Finding a caregiver for your child
Finding a balance between work and being a mum requires a skillful juggling act. We ask mums about their childcare choices…
“Why I chose my… foreign helper”
Emily Dorall, teacher, is mum to Samantha, 2.5 years and Sophia, 18 months
“My Filipino helper, Romens, arrived when my eldest child, Samantha, was around three months old. In my neighbourhood, there are no good daycare centres; babysitters are hard to find too. My parents could not commit to babysitting because of their busy schedules.
I knew my maid before she worked with me. She is trustworthy and gets things done efficiently with minimal supervision. Besides, she herself is a mother and has had experience taking care of babies before. This childcare arrangement is convenient and ideal for my husband and I. Although we felt her salary and agency fees were burdensome at the beginning, the convenience we got outweighed the initial worries. We can leave the house for work early in the morning and come home after dark because everything will still be taken care of, including our dinner! Samantha and Sophia are doing well under Romens’ care. They are really close to her. She successfully potty trained Samantha at 30 months old. I make sure that she allocates some time to read and play with them everyday.
If you’re looking to hire a foreign helper as well, do a background check on their experience. Look for someone who is honest, loving, ready to learn, independent and able to make decisions. We spend RM1,100 per month for her salary with annual renewal at RM466. The initial agency fees were between RM5,000 to RM6,500.”
Cost: RM1,100 monthly
“Why I chose my… childcare centre”
Phaik Guat, senior project manager, is mum to Jeff, 23 months
“We had a bad experience with a home-based babysitter prior to this and have since switched Jeff to a childcare centre when he was five months old. Although my in-laws are living not too far away from us, we prefer to keep Jeff close to us as we want to see him everyday and grow under our care as his parents. The childcare centre is located just five minutes away from our house, so it’s very convenient for us to drop him off and pick him up on our way to and fro work. Jeff gets to mix around with his peers and is exposed to more languages than we could ever teach him at home. The centre’s owner is also flexible with the drop-off/pick-up time, doesn’t mind cooking Jeff’s meals separately with the ingredients prepared by me and allows him to be fully cloth-diapered (instead of using disposable diapers) throughout his time there.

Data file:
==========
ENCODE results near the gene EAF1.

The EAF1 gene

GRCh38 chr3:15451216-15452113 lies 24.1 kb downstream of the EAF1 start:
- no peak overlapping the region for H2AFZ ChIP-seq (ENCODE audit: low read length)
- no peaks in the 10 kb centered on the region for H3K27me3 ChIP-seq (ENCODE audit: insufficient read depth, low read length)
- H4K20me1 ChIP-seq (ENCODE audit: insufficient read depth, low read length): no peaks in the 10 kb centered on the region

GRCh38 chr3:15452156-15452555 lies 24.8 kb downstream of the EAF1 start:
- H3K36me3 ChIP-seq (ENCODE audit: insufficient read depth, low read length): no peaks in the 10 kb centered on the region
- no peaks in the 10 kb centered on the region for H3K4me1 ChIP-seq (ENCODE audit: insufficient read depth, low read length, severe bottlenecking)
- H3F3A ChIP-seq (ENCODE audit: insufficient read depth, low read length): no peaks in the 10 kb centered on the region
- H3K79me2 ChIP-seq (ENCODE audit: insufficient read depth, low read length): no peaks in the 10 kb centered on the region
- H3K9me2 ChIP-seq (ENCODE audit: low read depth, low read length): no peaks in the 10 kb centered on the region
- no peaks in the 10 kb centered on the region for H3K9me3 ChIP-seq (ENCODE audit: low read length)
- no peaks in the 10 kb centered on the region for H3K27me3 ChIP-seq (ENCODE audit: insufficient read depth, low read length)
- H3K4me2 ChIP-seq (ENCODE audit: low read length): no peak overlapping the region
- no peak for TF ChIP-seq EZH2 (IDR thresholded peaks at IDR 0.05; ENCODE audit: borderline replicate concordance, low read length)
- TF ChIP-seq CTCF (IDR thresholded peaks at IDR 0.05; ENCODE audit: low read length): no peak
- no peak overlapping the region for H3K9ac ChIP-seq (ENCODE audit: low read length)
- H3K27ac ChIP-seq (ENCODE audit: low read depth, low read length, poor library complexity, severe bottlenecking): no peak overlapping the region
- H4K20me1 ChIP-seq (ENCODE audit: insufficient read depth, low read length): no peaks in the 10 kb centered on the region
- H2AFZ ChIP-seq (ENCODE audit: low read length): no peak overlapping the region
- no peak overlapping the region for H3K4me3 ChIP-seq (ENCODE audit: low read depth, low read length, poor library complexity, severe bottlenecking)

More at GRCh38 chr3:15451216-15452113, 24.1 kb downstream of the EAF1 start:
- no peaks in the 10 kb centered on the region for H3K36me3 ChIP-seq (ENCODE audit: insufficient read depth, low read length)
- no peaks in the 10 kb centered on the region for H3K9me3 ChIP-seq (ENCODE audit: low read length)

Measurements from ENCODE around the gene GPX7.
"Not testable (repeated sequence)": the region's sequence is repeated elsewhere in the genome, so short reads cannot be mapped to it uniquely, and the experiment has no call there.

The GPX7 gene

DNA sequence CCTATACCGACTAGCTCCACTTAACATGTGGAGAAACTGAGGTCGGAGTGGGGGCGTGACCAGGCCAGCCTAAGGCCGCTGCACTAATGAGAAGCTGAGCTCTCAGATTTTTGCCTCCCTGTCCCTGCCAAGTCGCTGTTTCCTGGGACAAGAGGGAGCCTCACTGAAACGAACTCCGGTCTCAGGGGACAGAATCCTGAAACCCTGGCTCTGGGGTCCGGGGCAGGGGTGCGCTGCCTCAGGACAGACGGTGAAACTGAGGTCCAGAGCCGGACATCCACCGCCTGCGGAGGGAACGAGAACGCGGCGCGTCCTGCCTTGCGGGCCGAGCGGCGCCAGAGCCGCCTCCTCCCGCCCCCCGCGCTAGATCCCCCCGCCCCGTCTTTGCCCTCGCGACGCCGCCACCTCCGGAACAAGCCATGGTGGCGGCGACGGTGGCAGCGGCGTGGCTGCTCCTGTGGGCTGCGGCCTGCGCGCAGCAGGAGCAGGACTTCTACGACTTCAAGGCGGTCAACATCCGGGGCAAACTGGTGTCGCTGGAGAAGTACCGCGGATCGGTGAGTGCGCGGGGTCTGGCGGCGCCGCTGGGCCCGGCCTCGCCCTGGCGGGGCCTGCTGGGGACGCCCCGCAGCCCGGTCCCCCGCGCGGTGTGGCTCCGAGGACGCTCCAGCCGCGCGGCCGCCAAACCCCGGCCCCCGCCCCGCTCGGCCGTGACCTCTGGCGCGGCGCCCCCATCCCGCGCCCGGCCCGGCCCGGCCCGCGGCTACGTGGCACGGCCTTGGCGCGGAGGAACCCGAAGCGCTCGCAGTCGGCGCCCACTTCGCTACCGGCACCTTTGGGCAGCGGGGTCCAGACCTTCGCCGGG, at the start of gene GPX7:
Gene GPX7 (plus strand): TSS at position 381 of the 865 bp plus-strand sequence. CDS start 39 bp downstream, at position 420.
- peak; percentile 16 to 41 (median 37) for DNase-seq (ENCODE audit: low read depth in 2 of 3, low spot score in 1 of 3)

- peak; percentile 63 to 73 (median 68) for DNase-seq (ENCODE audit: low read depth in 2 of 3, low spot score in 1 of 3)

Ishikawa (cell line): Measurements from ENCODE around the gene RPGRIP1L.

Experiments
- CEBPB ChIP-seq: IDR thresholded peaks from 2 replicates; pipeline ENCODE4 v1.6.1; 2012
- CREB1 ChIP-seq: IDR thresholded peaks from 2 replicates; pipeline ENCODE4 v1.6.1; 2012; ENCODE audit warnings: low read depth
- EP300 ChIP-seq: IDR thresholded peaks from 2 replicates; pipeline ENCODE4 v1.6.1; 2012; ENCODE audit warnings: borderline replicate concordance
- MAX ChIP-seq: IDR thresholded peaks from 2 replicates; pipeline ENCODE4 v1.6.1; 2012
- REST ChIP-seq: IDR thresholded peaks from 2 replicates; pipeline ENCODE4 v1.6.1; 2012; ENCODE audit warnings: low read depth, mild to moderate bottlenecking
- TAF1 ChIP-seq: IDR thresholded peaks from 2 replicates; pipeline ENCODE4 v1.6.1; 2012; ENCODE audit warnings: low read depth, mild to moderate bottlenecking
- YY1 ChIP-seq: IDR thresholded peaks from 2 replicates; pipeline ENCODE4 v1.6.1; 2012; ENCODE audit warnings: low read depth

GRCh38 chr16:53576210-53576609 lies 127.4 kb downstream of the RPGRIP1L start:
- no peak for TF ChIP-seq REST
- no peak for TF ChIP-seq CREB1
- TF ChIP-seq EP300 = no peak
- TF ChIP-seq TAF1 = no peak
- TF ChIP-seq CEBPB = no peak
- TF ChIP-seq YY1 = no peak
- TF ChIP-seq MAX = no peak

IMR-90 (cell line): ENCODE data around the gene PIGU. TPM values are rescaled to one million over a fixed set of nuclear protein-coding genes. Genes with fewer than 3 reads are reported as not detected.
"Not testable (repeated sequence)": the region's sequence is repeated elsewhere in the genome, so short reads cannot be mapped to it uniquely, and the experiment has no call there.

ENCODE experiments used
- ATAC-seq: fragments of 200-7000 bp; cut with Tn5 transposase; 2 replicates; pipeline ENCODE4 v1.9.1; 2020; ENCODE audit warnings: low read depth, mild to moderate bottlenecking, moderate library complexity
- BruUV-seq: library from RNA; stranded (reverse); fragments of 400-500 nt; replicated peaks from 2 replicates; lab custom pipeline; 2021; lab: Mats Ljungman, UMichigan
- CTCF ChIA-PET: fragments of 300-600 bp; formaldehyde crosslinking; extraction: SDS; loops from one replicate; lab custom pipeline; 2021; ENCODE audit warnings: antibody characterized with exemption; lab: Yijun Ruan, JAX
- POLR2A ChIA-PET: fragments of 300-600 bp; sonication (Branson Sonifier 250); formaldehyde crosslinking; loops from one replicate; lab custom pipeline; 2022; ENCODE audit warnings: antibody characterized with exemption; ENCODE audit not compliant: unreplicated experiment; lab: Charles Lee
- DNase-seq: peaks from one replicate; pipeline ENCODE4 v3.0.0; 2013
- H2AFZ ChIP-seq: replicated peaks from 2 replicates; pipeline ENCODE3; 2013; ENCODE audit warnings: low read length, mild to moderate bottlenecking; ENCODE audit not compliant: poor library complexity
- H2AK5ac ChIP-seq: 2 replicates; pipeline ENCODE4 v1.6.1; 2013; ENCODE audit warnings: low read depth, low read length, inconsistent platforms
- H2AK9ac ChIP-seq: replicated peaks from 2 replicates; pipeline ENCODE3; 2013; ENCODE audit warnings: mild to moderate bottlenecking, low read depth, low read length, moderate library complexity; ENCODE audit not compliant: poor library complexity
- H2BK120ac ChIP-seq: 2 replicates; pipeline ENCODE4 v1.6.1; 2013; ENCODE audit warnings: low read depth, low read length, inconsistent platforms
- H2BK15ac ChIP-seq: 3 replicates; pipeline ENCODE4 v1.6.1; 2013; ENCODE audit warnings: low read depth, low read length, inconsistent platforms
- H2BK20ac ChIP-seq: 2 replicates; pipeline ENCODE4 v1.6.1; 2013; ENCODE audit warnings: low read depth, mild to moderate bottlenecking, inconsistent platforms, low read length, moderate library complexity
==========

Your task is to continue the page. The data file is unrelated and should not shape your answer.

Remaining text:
Progress wise, he has been doing well and achieving the milestones appropriate for his age. He’s also able to take instructions and speaks rather well including in Bahasa!
Besides considering its cleanliness and hygiene, among the criteria we looked into while searching for an ideal childcare centre include passionate and experienced caregivers as well as an air-conditioned and non-smoking environment. Remember to check if the centre is breastfeeding-friendly and has in-depth knowledge about handling babies with special conditions such as G6PD. We pay RM700 per month for full daycare (7.30am to 7.30pm) from Mondays to Fridays, inclusive of three meals per day.”
Cost: RM700 monthly
“Why I chose my… child’s grandparents”
Jeannie Leong, IT consultant, is mum to Liam, 11 months
“My retired parents started taking care of Liam after I returned to work four months after he was born. With the help of my maid, they look after him during the day while my husband and I take over in the evenings and weekends. This arrangement works out really well because my parents live less than 10 minutes away from our home and I don’t have to go through the trouble of sending or picking him up from a babysitter or daycare centre. Both baby and grandparents are comfortable in my home. Plus, the CCTV in my house gives me the visual reassurance that my child is well taken care off.
Under the care of his grandparents, Liam is progressing very well and reaching all his milestones. They shower him with lots of love and attention but also discipline him whenever necessary. They are also very receptive to the importance of early childhood development and will practise baby sign language as well as flash cards with Liam. As a token of appreciation, we reimburse them with RM1,500 every month, which covers buying and cooking fresh meals for my child.”
Cost: RM1,500 monthly or at your own discreet
Why I chose my… live-in nanny”
Elaine Chew, self-employed, is mum to Gina and Gini, 18 months
“We liked the idea of our twin girls being at home, and wanted them to have a one-to-one attention – I think babies need that. Our live-in nanny started off as my confinement lady. We liked how she connected with our daughters during the confinement period and asked if she would like to stay on and look after them. We are very glad she did.
She has been with us since the girls were newborns. The girls adore her as she pays a lot of attention to them. She’s like a grandmother figure to them. Her vast experience in baby caring makes us feel assured to leave Gina and Gini at home with her too. Our domestic helper from Indonesia assists with the household chores while our live-in nanny focuses on taking care of the girls. When we looked at the figures, it made sense too. We pay her RM2,000 a month inclusive of meals. Having her live with us makes it cheaper as well, and she gets the weekends off.”
Cost: RM2,000 monthly